The Agency Worker Regulations 2010 must be considered by HR when engaging agency workers. Agency workers are entitled to ‘day one’ rights such as access to a crèche facilities and information about permanent employment. After 12 weeks in the same assignment agency workers become automatically entitled to the same basic terms and conditions of employment as if employed directly by the client with reference to a comparable employee. The Regulations entitle the agency worker to bring a claim against the client in various circumstances so HR must take great care to ensure that processes are in place to monitor treatment of agency workers and look for comparative employees when an agency worker has completed 12 weeks of an assignment. The Regulations contain detailed anti-avoidance measures so re-engaging an agency worker to do substantively the same work does not stop the clock ticking.
The Regulations do not apply where a self-employed limited company contractor is supplied by the employment business. The ‘IR35’ legislation applies where an ‘intermediary’ (i.e. a company or partnership) is used in the supply chain and HR needs to carefully negotiate a contract for the supply of a limited company contractor to ensure that the contract with the employment business accurately reflects the anticipated working practices. Time and again HR staff and recruiters fall into the mistake of conflating a job title with the services provided by self-employed limited company contractors. It is recommended that legal advice is sought when amending contracts in any event to avoid costly mistakes and inevitable disputes. Although the IR35 legislation affects limited company contractors only (to the extent that extra employment tax may be payable by the limited company contractor), HR may be required to give evidence in the Tax Tribunal regarding the working practices of such an engagement. In addition, a client may become liable for employment tax if it gives fraudulent information concerning working practices so care must be taken when faced with requests to sign statements confirming working practices.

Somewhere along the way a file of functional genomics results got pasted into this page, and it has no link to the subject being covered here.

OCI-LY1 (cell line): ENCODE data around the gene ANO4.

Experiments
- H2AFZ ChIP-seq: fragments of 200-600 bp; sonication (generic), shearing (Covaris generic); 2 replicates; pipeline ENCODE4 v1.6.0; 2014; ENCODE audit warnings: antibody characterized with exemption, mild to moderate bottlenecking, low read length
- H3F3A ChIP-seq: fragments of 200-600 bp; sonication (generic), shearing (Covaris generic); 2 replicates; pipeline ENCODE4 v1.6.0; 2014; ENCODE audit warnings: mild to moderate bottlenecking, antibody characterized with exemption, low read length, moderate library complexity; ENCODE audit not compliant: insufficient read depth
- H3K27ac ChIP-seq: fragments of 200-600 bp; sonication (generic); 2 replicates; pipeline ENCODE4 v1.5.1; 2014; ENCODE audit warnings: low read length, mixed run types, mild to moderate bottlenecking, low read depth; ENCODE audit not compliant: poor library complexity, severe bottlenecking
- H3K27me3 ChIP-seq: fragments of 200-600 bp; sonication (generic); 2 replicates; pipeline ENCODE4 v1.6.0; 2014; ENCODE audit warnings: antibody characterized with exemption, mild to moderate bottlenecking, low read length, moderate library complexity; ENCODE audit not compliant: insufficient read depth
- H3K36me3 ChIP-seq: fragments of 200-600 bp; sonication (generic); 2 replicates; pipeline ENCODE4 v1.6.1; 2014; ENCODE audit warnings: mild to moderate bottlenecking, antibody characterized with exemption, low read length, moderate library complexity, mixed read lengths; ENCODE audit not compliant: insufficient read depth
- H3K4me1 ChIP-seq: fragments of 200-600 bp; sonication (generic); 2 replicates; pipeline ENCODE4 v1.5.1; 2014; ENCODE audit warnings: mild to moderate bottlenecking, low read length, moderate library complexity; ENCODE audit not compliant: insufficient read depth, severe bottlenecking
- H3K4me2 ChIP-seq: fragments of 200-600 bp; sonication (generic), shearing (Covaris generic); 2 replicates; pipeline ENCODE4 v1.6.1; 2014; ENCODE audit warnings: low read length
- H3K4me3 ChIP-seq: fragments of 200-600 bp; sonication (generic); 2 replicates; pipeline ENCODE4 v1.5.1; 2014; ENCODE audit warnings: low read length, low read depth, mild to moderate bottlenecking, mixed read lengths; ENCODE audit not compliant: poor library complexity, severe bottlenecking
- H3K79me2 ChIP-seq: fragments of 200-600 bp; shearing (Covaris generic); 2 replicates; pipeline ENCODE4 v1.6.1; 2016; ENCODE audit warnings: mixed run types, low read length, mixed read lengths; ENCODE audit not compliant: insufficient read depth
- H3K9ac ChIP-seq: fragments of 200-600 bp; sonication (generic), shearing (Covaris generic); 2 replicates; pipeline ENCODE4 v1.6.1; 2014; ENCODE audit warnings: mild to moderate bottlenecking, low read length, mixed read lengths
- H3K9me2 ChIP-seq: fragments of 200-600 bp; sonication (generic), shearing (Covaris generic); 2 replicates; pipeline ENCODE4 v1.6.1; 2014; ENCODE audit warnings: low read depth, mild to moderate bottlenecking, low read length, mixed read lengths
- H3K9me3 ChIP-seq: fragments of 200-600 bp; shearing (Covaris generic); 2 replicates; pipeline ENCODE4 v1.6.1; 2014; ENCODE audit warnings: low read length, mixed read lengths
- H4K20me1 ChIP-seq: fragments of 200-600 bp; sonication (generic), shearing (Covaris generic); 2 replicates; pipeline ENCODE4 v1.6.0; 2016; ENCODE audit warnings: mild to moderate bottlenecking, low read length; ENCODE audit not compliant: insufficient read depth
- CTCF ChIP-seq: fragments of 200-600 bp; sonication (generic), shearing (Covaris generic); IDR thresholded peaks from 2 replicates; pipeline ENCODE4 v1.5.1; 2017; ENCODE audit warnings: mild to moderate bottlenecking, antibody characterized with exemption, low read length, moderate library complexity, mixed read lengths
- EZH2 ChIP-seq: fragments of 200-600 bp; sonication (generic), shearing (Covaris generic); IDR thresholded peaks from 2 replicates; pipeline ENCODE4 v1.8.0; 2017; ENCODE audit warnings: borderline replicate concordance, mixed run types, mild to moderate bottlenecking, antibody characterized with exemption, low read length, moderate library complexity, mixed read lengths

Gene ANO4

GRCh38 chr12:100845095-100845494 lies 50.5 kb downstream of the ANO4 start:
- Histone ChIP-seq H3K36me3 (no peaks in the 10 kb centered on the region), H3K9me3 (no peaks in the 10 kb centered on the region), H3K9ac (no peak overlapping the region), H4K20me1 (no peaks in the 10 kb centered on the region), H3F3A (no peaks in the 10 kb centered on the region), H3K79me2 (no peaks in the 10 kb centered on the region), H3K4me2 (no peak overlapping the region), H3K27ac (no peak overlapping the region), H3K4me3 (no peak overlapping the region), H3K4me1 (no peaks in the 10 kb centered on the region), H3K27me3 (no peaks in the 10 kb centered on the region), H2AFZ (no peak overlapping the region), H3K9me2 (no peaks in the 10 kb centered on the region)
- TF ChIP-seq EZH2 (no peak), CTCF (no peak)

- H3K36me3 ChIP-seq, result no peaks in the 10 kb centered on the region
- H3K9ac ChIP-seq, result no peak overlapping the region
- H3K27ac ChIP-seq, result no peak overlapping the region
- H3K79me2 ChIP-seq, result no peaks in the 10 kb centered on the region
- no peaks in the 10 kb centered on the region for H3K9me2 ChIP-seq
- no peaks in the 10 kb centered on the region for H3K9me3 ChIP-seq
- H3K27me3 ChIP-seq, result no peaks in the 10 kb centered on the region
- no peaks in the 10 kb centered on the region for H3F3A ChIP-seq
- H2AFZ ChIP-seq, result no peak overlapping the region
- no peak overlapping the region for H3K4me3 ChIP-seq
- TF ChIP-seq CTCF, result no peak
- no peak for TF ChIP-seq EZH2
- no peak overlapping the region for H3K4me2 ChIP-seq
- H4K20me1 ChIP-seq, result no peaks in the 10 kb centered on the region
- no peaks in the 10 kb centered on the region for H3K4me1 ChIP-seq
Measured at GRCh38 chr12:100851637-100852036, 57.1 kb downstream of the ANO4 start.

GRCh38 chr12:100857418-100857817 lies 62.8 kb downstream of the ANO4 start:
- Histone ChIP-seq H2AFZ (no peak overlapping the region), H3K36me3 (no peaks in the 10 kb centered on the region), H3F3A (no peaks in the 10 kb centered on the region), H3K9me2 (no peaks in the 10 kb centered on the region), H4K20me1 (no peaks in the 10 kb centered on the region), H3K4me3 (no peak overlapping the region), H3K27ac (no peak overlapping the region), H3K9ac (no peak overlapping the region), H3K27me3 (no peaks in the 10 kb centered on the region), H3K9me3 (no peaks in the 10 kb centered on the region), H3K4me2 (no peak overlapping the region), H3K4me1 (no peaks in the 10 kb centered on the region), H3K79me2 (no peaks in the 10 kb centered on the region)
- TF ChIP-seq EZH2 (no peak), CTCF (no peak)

Using agency workers is very often costly and may only provide a short-term solution to a temporary requirement. As widely reported the NHS is currently reviewing its practices for engaging agency workers. Whereas an employment agency is paid only once for successfully introducing a candidate an employment business will submit a regular invoices per worker supplied. An invoice will include the minimum wage (or higher), holiday pay at 12.07% for each hour worked (not paid on a ‘rolled up’ basis), the margin and finally VAT (following Reed Employment Limited v HMRC) which can be applied to the margin only. When requested to reduce costs HR may seek to employ an agency worker directly but contracts for the supply of agency workers often include ‘temp to perm’ transfer fees so such a stratagem may prove to be a false economy. Nevertheless, contractual provisions which purportedly entitle an employment business to charge an introduction fee in the same manner as an employment agency in order to circumvent regulation 10 of the Conduct of Employment Agencies and Employment Businesses Regulations 2003 are likely to be unenforceable and unlawful.
In conclusion, if an organisation’s HR function is provided with specialist advice and training in recruitment law it can operate on a level playing field with recruiters and secure the best talent at minimum commercial risk. If you would like to discuss this article in more detail please contact Martyn Valentine, director of The Law Place Limited, for a no-obligation 15 minute consultation to find out about our employment relations services and contract templates.